The heartbreak of trying to save a tiny life

Yesterday I chased a rogue male cat who’d been aggressive toward the little feral colony we feed.  This cat, who we call Grey Guy, is usually quick to leave the garden when threatened, but yesterday, though I sprayed him with the garden hose, he hardly moved.   He didn’t move away very far, got a bit wet, looked back at me, reproachfully.   When Sekhnet encountered him a few minutes later, he was determined to make contact with her, though she at first sprayed him too.   

“He’s dying,” she told me afterwards, with tears, “he figured he had nothing to lose.”   She brought him a meal, and as she led him to it I saw for the first time how sick he looked, skinny, mangey, sad, with a distended stomach hanging to one side.  His eyes were barely open, he moved with difficulty.  He seemed clearly close to death.  He ate a bit of his last meal, before an opportunistic intruder named Giovanni made off with the last of it.   He was too weak to fight off the much younger challenger and Sekhnet was not guarding him at the moment.  We’ve taken to pegging the aggressive Giovanni with small stones when he hops the fence looking for food.

The cats we feed are Mama Kitten (so named because she gave birth to at least 20 kittens over the course of about three years, from a very young age) her three surviving daughters, Paint Job, White Back and Little Girl, and their probable father, Spot.   We watched almost every one of Mama Kitten’s offspring die or disappear.   We learned not to get too attached to the kittens, who tended to have very short lives in the wild.  Recently we trapped Mama, Spot and the three surviving daughters (who were old enough to get pregnant) and took them to a vet to be “fixed.”   Here is Mama with her first litter, back in September 2015.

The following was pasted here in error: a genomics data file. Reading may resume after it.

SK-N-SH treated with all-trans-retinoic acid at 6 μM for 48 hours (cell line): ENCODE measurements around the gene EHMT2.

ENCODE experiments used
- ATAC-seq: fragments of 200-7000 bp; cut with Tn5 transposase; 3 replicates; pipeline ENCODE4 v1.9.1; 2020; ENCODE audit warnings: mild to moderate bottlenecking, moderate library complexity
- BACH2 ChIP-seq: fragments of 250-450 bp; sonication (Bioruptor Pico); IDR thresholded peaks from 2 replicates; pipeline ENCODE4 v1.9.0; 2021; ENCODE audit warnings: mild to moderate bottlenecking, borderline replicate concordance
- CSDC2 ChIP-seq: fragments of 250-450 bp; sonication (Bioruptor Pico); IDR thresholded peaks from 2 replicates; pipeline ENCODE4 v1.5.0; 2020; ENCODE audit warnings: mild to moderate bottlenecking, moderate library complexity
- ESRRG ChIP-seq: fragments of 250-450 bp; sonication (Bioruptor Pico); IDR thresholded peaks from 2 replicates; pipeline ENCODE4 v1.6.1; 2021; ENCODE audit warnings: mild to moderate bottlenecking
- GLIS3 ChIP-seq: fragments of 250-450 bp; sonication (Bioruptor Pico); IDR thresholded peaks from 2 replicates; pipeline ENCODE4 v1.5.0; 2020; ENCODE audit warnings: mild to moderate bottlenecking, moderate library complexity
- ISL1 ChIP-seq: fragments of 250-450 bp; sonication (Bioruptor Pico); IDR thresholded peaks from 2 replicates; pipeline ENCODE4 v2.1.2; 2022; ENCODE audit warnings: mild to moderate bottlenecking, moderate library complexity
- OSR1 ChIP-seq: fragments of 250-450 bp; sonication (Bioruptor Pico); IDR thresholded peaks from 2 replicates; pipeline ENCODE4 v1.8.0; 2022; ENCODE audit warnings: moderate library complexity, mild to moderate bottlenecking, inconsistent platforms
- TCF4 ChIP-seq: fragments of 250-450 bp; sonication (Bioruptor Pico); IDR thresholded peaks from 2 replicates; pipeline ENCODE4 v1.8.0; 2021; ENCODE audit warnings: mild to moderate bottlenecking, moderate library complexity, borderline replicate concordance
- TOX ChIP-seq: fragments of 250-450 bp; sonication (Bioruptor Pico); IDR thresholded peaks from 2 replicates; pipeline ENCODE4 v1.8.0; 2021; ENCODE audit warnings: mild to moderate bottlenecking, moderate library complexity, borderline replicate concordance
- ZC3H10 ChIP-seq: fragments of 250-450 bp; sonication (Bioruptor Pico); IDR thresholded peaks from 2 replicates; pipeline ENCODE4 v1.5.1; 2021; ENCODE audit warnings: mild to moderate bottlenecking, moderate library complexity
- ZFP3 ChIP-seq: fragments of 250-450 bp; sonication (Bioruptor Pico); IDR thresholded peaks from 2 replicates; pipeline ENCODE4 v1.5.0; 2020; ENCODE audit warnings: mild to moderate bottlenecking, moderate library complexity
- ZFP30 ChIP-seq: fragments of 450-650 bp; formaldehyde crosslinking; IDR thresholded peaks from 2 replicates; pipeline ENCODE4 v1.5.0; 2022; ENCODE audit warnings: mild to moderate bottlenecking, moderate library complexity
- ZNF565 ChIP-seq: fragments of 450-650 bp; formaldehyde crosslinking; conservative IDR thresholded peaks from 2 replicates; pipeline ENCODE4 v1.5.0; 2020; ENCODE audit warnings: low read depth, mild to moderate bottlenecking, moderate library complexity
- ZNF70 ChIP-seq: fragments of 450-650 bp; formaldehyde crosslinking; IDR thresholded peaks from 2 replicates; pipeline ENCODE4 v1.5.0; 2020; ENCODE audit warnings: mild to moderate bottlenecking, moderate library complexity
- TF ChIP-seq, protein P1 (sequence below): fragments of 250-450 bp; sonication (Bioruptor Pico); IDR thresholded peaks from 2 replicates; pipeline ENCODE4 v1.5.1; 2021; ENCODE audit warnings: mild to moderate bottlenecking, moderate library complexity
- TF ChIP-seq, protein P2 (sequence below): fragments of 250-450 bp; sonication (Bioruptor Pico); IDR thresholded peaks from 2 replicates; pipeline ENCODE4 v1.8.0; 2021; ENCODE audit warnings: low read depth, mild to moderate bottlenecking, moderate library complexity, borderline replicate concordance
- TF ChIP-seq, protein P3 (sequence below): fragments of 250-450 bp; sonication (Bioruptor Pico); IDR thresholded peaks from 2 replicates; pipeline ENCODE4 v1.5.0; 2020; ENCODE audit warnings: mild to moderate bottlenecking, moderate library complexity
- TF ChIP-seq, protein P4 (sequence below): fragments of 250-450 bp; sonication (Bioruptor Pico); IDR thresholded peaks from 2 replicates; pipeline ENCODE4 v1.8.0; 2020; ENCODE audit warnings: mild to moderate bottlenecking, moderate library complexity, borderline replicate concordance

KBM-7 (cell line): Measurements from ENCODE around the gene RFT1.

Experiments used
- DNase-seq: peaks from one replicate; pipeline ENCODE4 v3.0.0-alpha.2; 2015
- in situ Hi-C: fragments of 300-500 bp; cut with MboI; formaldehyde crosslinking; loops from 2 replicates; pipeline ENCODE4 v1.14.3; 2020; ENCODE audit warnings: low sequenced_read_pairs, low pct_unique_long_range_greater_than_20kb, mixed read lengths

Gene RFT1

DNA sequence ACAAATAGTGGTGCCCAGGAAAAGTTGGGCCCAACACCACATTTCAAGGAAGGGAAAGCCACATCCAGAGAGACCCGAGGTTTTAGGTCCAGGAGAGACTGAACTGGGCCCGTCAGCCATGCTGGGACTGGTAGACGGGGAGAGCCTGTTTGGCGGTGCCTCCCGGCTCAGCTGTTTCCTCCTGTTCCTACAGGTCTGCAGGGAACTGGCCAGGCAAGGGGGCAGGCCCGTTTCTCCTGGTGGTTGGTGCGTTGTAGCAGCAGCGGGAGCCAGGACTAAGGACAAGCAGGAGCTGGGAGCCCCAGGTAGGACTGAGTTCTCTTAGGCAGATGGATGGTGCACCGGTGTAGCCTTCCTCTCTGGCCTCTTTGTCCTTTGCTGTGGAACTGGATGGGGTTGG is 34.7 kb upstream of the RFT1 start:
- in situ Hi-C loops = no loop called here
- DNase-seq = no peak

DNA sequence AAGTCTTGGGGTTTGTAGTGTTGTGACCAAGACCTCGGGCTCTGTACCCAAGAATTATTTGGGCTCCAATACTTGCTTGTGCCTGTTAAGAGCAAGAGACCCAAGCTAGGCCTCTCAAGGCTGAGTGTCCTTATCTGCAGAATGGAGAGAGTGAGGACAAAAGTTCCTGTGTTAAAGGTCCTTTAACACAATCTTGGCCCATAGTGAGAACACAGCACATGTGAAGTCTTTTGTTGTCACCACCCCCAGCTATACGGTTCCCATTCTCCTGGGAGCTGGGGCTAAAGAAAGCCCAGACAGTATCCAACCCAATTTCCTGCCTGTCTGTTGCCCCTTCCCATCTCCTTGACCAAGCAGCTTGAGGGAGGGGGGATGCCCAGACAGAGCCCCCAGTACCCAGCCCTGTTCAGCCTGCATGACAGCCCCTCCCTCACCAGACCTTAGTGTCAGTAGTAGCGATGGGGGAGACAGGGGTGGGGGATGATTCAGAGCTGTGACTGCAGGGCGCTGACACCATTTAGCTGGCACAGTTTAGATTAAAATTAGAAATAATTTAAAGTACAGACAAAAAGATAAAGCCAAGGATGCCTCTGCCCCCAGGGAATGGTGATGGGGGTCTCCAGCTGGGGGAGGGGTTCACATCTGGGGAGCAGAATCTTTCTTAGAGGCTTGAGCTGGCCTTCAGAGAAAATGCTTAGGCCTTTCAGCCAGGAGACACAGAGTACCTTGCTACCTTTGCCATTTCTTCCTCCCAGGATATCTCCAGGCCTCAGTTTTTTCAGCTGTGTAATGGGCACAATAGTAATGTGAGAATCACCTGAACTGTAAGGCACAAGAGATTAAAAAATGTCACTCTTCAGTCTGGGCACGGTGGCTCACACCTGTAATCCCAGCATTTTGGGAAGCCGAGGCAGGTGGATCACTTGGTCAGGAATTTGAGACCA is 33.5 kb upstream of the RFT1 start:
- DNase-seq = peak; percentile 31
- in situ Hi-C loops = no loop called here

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That big kitten toward her back legs we named Grey Guy.  He also disappeared after a few months, we assumed a hawk got him.  Hawks circle overhead here during kitten season.  They are circling today.

This stable little group protects their turf from intruders and we help them enforce their claim whenever we see another cat trying to get in on their action.  Giovanni (likely another of Spot’s offspring) has been a particularly insistent interloping pain in the ass, he bullies White Back and Paint Job and I’ve changed my attitude toward him.  It’s true he’s only trying to survive, but still, chasing our cats across the speeding traffic in the service road is a one way ticket to somewhere else.

About a year ago a haggard looking grey cat stood watching me on a street a couple of blocks from the house.   He didn’t run, or even back away, when I approached him.  He seemed to know me, and he was clearly hungry.   He appeared to be the grey kitten from Mama’s first litter, Grey Guy, a cat we assumed had died along with the others who all disappeared within a few months.   I called Sekhnet, and Grey Guy stood by, waiting with me until she brought a can of food and he ate it from a spoon, like he did as a wee pup.

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It was, in fact, Grey Guy.   He’d been living a rough life on his own and the years had not been kind.   After feeding him a couple of times we saw he was often savage with the other cats and we eventually drove him away.   He apparently came back the other day for one last visit before he died.